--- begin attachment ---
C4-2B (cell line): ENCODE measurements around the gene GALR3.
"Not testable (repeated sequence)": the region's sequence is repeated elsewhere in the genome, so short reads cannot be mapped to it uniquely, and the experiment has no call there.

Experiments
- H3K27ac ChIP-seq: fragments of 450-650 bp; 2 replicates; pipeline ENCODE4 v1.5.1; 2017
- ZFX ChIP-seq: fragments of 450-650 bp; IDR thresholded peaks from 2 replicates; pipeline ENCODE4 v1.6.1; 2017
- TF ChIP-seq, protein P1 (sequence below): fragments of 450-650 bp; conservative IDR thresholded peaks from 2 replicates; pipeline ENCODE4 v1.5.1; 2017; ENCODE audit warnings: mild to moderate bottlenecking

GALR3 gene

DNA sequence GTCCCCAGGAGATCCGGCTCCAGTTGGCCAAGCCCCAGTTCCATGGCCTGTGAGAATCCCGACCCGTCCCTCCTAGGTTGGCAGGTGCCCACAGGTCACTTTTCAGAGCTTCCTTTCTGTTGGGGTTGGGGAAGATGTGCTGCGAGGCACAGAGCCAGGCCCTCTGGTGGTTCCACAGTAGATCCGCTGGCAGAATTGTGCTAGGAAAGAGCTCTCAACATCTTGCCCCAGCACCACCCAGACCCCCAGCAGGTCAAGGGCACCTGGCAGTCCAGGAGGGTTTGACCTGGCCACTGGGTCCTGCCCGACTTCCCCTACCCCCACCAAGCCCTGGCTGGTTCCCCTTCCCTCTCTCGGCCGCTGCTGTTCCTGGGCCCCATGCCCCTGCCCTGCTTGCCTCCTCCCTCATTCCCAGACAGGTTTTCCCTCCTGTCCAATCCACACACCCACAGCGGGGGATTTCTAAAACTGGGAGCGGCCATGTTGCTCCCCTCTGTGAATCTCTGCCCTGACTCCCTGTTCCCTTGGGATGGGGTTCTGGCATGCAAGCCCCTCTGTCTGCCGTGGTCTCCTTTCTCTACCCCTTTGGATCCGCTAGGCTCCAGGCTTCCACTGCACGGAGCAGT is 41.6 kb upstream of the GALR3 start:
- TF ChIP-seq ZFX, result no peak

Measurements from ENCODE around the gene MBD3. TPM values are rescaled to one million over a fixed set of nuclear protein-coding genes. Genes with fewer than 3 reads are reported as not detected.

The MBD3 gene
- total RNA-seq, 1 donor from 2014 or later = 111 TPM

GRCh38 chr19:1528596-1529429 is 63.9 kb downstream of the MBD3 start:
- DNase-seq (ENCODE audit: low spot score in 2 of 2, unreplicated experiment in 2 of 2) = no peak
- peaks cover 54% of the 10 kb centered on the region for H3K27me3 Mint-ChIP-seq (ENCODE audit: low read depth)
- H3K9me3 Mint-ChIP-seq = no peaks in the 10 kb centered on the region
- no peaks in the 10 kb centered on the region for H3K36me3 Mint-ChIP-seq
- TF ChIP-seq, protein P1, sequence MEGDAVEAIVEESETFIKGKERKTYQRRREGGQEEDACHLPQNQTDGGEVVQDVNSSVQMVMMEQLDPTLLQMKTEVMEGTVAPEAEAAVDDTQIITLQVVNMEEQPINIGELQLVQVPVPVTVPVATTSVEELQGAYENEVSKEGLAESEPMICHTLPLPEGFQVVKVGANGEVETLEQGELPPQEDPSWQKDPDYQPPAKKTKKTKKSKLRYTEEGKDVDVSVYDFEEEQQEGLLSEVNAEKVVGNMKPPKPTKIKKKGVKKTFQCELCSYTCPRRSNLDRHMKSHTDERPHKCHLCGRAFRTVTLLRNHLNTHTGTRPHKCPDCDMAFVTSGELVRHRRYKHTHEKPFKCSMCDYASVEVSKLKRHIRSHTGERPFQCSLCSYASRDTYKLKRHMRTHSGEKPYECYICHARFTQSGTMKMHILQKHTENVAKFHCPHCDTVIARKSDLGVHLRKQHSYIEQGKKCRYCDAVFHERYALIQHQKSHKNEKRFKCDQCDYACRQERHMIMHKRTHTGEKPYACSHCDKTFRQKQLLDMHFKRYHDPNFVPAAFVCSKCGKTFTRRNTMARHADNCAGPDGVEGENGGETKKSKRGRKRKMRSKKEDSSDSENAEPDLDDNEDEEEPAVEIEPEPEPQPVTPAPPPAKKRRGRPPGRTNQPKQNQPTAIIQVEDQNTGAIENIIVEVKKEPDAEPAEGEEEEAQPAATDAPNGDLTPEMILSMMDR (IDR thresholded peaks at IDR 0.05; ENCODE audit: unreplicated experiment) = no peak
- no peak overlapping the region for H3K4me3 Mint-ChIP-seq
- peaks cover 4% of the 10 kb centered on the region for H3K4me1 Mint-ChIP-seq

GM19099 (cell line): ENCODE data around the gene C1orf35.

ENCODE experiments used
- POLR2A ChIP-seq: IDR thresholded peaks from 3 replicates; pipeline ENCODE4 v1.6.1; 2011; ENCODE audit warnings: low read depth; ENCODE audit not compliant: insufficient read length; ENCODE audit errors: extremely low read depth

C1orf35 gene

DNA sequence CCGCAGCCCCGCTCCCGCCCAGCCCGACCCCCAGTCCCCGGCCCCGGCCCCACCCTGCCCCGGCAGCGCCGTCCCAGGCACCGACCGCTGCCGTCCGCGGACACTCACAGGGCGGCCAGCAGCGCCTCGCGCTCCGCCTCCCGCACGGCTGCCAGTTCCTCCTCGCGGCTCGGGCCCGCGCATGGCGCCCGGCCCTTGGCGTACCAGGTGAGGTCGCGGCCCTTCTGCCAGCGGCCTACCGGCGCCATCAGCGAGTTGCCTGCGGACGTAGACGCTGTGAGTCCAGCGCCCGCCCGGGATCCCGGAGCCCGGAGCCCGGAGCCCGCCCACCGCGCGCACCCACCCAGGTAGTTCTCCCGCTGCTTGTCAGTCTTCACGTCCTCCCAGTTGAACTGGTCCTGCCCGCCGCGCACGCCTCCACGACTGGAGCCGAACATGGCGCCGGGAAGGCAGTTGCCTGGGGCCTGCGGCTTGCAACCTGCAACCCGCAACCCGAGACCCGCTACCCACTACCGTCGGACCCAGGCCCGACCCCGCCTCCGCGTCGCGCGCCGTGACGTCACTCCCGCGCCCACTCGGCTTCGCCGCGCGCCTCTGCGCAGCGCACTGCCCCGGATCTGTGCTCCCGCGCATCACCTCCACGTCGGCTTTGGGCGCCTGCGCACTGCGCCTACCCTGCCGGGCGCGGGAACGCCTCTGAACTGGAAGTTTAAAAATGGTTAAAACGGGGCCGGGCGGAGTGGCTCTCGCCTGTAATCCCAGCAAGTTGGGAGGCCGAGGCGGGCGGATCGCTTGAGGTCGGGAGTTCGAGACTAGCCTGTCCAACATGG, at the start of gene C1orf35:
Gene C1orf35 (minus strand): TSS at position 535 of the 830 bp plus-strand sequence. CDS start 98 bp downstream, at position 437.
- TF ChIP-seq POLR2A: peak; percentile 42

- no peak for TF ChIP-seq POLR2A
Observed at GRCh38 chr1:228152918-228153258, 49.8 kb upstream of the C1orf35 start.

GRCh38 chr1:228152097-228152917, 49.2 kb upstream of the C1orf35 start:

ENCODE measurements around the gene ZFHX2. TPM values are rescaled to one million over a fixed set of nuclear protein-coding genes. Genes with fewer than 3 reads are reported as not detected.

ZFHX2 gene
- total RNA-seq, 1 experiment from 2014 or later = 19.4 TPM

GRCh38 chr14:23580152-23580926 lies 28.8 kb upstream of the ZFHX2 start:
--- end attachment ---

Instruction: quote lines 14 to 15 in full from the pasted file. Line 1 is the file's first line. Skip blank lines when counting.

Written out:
- DNase-seq (ENCODE audit: low spot score in 2 of 2, unreplicated experiment in 2 of 2) = no peak
- peaks cover 54% of the 10 kb centered on the region for H3K27me3 Mint-ChIP-seq (ENCODE audit: low read depth)